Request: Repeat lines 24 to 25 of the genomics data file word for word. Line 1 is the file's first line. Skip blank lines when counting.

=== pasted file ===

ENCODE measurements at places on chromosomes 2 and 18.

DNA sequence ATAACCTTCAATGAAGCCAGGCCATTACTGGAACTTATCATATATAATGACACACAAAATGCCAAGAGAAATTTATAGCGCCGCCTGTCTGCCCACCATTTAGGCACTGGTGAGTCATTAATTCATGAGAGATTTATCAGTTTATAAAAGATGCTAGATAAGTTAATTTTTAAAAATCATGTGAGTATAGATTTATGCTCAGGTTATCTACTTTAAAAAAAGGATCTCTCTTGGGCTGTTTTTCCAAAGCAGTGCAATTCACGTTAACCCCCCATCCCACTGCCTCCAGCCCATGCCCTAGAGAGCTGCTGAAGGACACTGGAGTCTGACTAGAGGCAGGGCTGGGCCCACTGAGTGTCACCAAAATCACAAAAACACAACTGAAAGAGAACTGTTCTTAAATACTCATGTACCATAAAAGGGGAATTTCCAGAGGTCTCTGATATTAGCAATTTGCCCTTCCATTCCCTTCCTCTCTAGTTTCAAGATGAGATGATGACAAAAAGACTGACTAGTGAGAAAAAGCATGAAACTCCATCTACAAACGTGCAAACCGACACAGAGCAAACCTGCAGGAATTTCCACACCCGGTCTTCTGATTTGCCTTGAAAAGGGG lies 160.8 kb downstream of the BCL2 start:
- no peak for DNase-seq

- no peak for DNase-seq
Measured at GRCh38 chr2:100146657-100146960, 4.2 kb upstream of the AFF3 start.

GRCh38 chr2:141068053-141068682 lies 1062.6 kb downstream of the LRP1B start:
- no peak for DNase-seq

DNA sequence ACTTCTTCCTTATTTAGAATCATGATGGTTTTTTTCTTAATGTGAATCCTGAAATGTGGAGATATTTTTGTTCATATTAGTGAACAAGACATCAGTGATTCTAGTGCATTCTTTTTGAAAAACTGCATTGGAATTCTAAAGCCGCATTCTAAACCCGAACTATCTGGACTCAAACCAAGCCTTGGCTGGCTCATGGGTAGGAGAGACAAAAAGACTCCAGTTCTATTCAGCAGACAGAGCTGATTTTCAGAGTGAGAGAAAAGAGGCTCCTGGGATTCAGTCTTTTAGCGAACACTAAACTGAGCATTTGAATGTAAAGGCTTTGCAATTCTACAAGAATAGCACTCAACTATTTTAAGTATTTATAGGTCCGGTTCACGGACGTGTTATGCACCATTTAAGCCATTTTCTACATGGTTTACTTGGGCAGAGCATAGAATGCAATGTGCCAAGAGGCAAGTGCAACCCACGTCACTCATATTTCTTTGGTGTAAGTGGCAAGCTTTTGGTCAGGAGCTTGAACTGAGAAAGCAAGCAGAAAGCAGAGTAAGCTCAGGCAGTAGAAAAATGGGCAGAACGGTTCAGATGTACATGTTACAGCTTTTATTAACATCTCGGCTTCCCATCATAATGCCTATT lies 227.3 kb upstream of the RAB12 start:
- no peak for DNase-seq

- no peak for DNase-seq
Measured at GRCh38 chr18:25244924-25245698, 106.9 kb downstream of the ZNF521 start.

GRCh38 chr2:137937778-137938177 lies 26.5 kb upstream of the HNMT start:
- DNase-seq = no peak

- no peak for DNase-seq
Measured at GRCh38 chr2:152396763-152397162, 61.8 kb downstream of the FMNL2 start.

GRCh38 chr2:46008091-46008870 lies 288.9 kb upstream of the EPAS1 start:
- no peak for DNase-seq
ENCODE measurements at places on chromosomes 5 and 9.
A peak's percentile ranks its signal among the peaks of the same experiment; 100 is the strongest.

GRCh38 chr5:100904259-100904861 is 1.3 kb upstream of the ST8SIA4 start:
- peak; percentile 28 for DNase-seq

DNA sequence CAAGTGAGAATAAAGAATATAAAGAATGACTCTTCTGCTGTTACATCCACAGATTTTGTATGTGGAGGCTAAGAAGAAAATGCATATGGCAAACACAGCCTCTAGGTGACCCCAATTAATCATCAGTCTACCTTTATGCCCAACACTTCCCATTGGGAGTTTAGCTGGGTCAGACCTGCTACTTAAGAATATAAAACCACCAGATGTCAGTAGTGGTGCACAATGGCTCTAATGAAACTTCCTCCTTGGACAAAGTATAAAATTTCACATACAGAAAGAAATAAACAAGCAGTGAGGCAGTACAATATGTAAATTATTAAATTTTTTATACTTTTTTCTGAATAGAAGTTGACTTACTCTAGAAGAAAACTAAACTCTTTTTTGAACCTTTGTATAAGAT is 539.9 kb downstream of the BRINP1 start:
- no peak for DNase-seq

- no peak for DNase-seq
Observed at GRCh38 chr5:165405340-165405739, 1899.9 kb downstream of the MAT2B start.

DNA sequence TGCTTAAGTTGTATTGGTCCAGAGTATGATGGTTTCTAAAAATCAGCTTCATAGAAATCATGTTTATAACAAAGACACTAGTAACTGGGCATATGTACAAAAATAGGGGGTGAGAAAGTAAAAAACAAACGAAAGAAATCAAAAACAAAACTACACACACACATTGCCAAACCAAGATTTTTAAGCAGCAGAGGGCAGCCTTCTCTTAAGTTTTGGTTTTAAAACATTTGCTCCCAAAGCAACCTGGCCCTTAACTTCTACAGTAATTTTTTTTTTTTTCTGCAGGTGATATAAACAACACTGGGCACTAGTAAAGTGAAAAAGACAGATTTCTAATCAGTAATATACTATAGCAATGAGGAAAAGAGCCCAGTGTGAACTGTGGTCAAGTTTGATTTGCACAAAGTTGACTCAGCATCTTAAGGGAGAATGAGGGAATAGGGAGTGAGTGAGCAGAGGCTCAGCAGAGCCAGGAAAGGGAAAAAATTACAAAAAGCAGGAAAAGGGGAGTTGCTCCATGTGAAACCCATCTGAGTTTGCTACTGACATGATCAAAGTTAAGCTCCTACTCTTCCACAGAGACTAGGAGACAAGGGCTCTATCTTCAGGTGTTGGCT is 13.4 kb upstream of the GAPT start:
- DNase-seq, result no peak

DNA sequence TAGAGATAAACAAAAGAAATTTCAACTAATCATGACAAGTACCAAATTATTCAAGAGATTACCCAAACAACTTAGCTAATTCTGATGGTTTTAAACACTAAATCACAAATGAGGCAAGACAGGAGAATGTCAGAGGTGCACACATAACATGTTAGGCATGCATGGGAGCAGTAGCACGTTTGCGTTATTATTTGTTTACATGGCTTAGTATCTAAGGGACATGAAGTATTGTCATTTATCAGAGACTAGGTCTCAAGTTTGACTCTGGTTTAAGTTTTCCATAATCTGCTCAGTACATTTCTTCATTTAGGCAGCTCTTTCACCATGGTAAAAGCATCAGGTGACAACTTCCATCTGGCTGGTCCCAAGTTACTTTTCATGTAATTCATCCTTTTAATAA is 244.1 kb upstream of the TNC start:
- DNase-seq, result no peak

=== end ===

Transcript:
- no peak for DNase-seq
Observed at GRCh38 chr5:165405340-165405739, 1899.9 kb downstream of the MAT2B start.